The COVID-19 pandemic has changed our lives in countless ways. While adults are feeling stress during this time, children may also be experiencing stress and worry. Helping children cope with COVID-19 and the resulting stress is essential. First, it’s important to know that stress, anxiety, depression, and grief can show up in a variety of ways for kids and teens.
When kids and teens are stressed, this might look like…
- Excessive crying
- Reverting to old behaviors (like bedwetting)
- Loss of appetite
- Poor concentration
- Loss of interest in usual activities, including time with friends
- Somatic symptoms like headaches or stomachaches
How to help
There are many ways you can help your children and teens cope with stress and worry resulting from COVID-19.
Talk about the COVID-19 pandemic
You can encourage children to write out or draw their feelings and thoughts about COVID-19, and then respond reassuringly. Listen carefully and validate their fears. Let them know that it’s okay to be upset. Answer children’s questions truthfully without including unnecessary facts. Talk about rumors and gently correct misinformation.
Use developmentally appropriate language and avoid adult-level conversations about COVID-19 when children are listening. Adolescents may benefit from visual data to help them understand more about COVID-19, such as a chart about what flattening the curve means.
Help them feel safe
Explain that simple things like washing hands can increase safety. This chart can help children learn and remember how to stay safe and healthy. Let them know that doctors and scientists all over the world are working hard on a cure and a vaccine. The experts will let us know when we can safely return to specific activities. Remember to offer plenty of love and affection.
Limit news and social media. Consider limiting overall screen time and encouraging kids to play outside, if possible. Research shows that spending time in nature can calm your nervous system.
Establish routines as much as possible. This helps children feel in control and increases predictability and calm in their lives. This can include schoolwork, activities, and chores.
Share how you deal with stress and worry, and be a role model
Children look to adults for guidance when they are stressed. They will learn coping skills by watching you. Remember to take care of yourself: stick to your routine, especially for sleep and healthy meals. Model kind behavior and teach kids to be kind to everyone, no matter what they look like.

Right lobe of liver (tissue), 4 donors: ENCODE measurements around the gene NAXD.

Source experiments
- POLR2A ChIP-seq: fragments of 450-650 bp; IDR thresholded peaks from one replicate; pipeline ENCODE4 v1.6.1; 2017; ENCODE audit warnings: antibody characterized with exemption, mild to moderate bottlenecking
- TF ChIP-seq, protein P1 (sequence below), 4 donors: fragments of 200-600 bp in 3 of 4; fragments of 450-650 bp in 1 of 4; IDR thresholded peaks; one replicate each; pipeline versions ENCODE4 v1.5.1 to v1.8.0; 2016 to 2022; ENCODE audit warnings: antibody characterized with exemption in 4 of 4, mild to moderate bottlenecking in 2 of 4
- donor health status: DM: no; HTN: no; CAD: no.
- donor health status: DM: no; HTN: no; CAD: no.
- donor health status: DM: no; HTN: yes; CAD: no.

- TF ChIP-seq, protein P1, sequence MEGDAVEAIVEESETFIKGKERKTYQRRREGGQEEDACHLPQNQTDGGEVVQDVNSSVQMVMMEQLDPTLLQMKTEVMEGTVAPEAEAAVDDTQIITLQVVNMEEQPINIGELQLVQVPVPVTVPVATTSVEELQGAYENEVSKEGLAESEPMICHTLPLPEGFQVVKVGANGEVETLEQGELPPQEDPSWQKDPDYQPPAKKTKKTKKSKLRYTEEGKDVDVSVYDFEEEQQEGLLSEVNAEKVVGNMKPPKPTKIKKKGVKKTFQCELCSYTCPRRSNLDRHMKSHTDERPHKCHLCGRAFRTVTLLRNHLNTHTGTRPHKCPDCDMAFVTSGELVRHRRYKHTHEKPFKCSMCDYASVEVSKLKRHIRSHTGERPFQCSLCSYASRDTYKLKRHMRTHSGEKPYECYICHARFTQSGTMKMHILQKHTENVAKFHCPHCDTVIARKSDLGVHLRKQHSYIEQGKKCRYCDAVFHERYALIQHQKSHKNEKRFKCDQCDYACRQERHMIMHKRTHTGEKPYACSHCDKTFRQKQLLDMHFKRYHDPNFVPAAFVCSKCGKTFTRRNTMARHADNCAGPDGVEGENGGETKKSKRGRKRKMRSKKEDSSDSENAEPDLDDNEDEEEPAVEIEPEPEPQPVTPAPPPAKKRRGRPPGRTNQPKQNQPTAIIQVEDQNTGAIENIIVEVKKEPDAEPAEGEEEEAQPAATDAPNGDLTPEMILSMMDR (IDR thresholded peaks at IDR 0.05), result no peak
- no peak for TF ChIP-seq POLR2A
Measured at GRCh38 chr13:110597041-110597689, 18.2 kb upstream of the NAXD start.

Be grateful—spend time sharing what you are thankful for as a family. You can also use a gratitude journal. Draw or write about what each family member is grateful for every day.
Spend quality time together
Make art, play games, exercise, spend time in nature, read out loud, play music and sing. Plan a picnic together. Teach your children to cook their favorite meal. Focus on the positive. You can still make new memories together despite all the changes to daily life.
Connect with family and friends. Call and FaceTime family and friends. Try virtual play dates. Help others who need it. You can write letters to elderly neighbors who are stuck inside, for example.
The University of Minnesota Health provides a list of helpful children’s books and workbooks for children and teens of all ages. These resources can help children learn to identify and talk about their emotions, deal with anxiety and worry, and cope with loss and grief.
The Child Mind Institutes offer a wealth of resources for parents and children, including help with back-to-school anxiety, Facebook Live video chats with expert clinicians, and managing behavior and discipline during this challenging time.
Having difficulty coping?
When helping children cope with COVID-19, you may need additional support. Do you feel you or your child would benefit from more support during this stressful time? Please reach out to us. Our team of therapists is here to provide help and guidance. We look forward to connecting with you!
Kate is the Founder and Clinical Director of Sage House Counseling & Art Therapy. With nearly ten years of clinical experience, I partner with you to connect back to your authentic, true self. The self that desires happiness, abundance and greater self-compassion. I work with clients just like you because I believe we all have the innate ability to heal and grow when we are heard and supported.